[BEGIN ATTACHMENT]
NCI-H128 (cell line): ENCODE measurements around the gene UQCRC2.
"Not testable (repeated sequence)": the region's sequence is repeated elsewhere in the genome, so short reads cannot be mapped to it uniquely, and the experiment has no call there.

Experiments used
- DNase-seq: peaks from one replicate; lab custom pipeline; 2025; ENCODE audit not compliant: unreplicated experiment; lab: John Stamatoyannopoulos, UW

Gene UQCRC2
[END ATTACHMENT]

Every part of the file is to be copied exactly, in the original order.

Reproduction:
NCI-H128 (cell line): ENCODE measurements around the gene UQCRC2.
"Not testable (repeated sequence)": the region's sequence is repeated elsewhere in the genome, so short reads cannot be mapped to it uniquely, and the experiment has no call there.

Experiments used
- DNase-seq: peaks from one replicate; lab custom pipeline; 2025; ENCODE audit not compliant: unreplicated experiment; lab: John Stamatoyannopoulos, UW

Gene UQCRC2